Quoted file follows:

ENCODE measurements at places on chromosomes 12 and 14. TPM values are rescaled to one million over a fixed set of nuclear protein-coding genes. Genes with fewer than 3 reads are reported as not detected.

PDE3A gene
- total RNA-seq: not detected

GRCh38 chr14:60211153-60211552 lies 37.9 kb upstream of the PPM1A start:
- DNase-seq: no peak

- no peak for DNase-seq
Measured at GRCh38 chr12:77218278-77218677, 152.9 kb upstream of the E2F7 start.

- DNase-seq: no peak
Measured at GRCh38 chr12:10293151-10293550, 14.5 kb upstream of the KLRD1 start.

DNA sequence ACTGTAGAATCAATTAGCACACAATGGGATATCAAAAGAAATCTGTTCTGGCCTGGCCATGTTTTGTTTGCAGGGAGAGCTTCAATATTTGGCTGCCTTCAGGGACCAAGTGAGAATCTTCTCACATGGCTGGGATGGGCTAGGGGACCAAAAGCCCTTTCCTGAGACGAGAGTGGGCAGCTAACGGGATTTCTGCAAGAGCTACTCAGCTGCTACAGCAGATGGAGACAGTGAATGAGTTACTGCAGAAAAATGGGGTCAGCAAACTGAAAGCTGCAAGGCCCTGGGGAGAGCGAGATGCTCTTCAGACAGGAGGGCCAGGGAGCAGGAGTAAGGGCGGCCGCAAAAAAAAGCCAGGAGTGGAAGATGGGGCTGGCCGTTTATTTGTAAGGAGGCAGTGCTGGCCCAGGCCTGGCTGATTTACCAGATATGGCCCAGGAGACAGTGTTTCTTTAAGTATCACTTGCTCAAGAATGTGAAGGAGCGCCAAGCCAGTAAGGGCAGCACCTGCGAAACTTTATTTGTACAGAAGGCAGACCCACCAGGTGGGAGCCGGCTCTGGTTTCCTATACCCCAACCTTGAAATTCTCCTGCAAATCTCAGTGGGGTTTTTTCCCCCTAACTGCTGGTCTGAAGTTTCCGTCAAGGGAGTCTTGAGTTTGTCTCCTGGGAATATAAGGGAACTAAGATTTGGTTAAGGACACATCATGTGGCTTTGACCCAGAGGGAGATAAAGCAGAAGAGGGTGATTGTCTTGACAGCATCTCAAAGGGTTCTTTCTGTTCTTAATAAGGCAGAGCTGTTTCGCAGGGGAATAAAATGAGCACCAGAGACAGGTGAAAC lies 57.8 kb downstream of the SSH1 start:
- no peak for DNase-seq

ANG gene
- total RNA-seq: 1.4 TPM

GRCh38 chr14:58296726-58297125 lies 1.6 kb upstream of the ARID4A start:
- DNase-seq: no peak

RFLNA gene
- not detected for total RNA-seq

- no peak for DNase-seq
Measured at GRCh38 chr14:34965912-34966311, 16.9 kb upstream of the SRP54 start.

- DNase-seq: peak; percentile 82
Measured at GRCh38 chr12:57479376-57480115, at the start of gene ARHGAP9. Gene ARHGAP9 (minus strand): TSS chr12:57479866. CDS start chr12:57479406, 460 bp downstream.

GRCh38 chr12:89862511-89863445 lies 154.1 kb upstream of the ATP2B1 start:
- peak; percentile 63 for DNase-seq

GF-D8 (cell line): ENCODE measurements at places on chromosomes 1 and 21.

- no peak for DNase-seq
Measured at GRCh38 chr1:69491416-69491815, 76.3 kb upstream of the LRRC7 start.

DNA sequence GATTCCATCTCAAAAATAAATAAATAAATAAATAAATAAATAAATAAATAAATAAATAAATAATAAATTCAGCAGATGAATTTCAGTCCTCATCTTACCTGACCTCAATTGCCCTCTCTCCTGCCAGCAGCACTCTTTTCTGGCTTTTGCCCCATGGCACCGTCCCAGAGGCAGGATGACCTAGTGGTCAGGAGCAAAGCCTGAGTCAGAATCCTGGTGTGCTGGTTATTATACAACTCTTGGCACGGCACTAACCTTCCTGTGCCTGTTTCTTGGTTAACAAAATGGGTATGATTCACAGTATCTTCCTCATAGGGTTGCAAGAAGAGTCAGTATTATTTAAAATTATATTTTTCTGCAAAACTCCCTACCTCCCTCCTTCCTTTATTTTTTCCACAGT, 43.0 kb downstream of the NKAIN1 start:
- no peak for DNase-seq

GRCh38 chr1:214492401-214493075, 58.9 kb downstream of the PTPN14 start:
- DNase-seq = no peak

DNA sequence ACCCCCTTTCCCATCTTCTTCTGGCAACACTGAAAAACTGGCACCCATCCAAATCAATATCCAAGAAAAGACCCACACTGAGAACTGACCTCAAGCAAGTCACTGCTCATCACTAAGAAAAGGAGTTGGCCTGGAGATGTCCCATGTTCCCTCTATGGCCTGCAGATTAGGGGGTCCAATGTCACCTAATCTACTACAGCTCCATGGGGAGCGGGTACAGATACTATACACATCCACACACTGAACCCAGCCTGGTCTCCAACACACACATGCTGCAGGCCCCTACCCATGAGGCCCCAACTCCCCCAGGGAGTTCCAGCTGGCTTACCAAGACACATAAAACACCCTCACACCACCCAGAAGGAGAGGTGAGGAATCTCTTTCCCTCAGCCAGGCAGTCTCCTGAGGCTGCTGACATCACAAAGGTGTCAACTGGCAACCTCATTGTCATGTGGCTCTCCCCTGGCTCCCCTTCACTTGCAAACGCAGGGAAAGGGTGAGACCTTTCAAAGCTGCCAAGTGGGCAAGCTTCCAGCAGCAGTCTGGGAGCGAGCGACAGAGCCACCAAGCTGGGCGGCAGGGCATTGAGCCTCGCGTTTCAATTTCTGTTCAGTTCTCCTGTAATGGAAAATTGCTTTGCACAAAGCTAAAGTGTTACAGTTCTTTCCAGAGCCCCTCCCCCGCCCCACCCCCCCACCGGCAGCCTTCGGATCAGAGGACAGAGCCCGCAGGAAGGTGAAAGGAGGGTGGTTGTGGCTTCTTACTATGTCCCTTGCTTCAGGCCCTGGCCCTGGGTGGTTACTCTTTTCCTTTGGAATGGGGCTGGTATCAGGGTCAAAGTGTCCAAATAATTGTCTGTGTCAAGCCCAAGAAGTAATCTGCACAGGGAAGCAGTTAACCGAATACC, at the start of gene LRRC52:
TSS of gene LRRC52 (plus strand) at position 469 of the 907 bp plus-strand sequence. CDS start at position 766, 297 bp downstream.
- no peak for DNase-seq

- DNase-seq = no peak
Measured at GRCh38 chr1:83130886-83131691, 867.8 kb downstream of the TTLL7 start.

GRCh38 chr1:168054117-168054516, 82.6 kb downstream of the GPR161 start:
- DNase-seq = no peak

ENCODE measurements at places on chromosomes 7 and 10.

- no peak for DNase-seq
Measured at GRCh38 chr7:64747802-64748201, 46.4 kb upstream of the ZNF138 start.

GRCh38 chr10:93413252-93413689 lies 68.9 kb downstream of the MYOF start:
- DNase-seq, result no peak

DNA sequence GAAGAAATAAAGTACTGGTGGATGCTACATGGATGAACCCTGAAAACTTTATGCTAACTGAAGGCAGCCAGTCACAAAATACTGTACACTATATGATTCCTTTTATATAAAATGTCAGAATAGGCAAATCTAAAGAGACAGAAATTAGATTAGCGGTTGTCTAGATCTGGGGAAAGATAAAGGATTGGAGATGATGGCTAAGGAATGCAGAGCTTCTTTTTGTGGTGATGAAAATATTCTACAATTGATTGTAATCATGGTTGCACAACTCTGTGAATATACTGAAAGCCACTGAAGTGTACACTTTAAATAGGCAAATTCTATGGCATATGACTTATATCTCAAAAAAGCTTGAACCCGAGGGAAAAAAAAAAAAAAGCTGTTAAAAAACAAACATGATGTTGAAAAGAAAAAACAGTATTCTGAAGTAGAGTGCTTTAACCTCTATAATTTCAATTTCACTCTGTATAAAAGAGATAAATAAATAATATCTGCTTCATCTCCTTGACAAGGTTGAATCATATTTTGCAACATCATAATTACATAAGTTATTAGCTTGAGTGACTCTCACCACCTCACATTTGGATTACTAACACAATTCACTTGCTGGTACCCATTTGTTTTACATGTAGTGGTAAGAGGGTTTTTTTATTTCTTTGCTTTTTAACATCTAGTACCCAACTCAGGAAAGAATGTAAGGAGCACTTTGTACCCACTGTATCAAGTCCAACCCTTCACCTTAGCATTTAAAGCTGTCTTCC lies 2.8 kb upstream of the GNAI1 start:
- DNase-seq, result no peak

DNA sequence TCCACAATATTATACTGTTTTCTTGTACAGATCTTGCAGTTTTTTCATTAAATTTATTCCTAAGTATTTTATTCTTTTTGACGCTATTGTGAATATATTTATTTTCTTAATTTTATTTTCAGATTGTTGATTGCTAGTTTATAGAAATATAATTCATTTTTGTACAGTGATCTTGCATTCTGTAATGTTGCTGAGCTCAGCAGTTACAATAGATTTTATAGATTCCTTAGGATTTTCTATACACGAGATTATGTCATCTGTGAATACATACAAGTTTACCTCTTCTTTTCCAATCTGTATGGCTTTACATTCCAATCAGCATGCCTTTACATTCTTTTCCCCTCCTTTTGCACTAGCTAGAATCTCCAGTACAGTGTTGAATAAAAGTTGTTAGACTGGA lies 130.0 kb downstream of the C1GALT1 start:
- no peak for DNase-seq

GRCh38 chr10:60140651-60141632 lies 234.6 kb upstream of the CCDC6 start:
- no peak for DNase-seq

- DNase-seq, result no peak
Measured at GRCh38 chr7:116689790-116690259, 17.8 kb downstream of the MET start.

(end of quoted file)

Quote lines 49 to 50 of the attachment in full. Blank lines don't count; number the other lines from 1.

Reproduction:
- DNase-seq, result no peak
Measured at GRCh38 chr7:116689790-116690259, 17.8 kb downstream of the MET start.